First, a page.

The Chronicle of Higher Education has a story (available for another 5 days or so) on computer security at the nation’s universities, which concludes that security lapses are common. Here are some choice quotes:
“What I’ve seen is a top-to-bottom lack of awareness of issues related to security,” says Eugene H. Spafford, a computer-science professor who is executive director of the Center for Education and Research in Information Assurance and Security, at Purdue University at West Lafayette. Too many students, he says, don’t know that they need to fix computer holes and use antivirus software, and that some of their activities — particularly downloading copyrighted music without paying for it — are illegal.
“You have faculty who believe that because it’s their machine and because of academic freedom they should be able to do whatever they want,” he says. “And you have administrators who don’t understand the risk or the need to invest in appropriate technology and set policy appropriately.”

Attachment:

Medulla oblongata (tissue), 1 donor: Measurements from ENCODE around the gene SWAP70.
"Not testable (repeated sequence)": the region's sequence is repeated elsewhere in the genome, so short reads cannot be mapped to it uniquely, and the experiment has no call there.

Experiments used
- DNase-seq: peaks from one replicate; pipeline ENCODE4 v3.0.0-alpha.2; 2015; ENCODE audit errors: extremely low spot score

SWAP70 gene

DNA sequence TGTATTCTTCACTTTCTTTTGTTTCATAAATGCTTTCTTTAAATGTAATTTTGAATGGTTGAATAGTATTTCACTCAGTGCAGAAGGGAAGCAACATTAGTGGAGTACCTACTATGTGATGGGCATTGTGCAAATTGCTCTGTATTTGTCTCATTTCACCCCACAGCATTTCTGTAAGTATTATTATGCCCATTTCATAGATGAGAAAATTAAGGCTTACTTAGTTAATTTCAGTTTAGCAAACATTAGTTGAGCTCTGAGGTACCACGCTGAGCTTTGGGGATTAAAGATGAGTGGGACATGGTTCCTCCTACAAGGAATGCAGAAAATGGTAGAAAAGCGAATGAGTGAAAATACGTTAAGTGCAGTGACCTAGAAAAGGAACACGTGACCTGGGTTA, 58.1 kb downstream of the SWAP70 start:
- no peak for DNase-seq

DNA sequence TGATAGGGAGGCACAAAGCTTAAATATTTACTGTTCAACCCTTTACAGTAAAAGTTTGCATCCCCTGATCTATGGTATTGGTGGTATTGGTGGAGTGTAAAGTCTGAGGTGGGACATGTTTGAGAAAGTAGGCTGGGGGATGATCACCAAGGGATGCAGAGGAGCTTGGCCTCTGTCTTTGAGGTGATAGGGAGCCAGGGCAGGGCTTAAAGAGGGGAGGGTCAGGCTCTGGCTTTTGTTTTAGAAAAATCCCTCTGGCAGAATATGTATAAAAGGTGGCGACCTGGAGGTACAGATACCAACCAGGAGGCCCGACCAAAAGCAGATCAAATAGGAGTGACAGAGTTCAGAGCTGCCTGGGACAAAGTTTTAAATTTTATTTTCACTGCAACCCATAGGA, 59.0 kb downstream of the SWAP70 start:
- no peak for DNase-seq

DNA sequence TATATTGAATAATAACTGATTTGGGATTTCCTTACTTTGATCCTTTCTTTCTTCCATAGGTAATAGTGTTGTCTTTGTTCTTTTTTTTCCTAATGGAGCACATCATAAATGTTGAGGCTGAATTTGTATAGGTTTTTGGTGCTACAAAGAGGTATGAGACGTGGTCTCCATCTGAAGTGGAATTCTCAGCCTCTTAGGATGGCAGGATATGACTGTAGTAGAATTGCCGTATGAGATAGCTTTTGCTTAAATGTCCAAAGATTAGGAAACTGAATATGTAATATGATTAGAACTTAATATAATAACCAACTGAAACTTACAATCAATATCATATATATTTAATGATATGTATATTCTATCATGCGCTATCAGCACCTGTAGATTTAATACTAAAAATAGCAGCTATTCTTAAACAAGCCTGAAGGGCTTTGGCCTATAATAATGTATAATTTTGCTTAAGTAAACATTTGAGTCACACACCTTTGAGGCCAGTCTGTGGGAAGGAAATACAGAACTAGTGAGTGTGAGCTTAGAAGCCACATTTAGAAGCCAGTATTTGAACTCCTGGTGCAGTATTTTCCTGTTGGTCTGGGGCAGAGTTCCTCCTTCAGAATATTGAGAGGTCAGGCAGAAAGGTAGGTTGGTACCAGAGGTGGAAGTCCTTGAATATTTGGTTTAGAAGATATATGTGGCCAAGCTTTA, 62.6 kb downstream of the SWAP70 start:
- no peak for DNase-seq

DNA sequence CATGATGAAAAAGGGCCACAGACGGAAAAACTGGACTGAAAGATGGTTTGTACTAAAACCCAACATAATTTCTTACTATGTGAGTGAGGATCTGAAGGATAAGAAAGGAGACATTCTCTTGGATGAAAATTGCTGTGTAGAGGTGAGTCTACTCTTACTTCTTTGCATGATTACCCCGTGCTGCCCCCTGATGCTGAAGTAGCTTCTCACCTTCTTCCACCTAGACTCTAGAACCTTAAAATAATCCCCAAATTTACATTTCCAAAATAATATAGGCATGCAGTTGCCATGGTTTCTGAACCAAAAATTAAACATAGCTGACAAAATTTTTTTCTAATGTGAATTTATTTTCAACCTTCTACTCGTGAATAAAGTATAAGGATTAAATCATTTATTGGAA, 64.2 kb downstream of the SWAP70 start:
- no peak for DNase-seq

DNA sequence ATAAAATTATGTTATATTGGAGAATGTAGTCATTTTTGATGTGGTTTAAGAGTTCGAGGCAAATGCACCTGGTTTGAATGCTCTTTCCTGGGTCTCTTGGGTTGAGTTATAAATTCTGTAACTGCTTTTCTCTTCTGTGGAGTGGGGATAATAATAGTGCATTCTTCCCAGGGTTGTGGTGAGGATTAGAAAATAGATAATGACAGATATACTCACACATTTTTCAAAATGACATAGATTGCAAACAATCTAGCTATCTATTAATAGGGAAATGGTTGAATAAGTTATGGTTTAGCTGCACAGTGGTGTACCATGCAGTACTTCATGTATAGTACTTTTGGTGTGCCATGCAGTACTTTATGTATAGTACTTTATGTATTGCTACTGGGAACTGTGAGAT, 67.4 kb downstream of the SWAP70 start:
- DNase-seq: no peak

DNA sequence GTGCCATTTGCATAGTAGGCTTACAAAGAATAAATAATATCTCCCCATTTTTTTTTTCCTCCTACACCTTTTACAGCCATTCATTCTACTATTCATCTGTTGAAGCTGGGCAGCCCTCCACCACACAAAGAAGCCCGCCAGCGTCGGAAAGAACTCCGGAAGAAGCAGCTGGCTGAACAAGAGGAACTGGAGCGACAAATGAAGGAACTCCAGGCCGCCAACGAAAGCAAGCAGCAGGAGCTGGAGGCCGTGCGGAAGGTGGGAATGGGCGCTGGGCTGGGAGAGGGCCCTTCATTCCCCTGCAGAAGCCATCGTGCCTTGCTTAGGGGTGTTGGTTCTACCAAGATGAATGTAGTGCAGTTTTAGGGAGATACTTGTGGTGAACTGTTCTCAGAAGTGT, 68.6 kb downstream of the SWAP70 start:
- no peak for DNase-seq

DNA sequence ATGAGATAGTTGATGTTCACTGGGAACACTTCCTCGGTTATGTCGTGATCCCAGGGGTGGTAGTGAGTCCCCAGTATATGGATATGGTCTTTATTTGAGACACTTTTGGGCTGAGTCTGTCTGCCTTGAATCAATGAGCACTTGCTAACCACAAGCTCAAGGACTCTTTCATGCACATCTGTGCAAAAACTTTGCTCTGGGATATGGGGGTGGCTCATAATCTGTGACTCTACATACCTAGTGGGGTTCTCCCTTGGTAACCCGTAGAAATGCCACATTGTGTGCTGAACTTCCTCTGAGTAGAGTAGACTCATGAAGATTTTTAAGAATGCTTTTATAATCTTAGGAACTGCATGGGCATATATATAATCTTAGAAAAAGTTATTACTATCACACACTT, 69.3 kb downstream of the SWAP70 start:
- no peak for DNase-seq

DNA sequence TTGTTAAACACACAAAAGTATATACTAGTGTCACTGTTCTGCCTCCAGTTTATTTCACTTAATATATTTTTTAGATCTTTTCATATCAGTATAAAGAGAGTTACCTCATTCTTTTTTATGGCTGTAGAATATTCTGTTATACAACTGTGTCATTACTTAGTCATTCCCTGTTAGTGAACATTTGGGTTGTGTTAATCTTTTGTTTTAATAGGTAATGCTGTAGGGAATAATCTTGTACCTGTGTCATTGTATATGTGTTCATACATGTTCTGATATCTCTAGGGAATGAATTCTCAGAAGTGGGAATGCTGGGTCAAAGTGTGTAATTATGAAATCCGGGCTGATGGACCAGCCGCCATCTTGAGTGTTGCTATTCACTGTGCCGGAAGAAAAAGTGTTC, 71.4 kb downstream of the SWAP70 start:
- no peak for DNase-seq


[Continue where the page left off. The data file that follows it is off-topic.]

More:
Indeed, E. Eugene Schultz, a principal engineer at the Lawrence Berkeley National Laboratory who is editor in chief of the journal Computers & Security, says universities are “among the least secure places in the universe, as far as computing goes.”
Some of the problems identified in campus security audits are:
Colleges are not doing enough to encourage students and other campus users to protect their campus accounts. Passwords are not changed periodically, are too short, or are not always required for employees to gain access to confidential information. Many colleges have not created disaster-recovery plans so that crucial information can be saved if a campus is leveled by a hurricane, terrorist attack, or other catastrophe. College officials are often slow to terminate or revise employees’ computer access after they leave. Such delays increase the chance that a disgruntled worker can sabotage the network. Because colleges are not performing risk assessments of their networks, officials don’t know where to concentrate resources to protect networks and data.
Here’s the full article.